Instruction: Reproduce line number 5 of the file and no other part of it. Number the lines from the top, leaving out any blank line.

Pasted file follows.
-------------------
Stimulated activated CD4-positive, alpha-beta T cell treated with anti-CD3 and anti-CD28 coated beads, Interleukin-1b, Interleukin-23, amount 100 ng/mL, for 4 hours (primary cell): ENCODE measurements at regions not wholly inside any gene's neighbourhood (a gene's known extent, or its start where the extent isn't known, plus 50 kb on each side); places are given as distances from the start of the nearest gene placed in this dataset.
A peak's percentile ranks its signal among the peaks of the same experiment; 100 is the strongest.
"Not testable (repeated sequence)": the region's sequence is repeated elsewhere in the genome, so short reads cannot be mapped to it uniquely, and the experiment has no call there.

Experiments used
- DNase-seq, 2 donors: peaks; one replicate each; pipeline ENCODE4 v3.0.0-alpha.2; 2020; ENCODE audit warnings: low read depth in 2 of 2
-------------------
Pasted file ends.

- DNase-seq, 2 donors: peaks; one replicate each; pipeline ENCODE4 v3.0.0-alpha.2; 2020; ENCODE audit warnings: low read depth in 2 of 2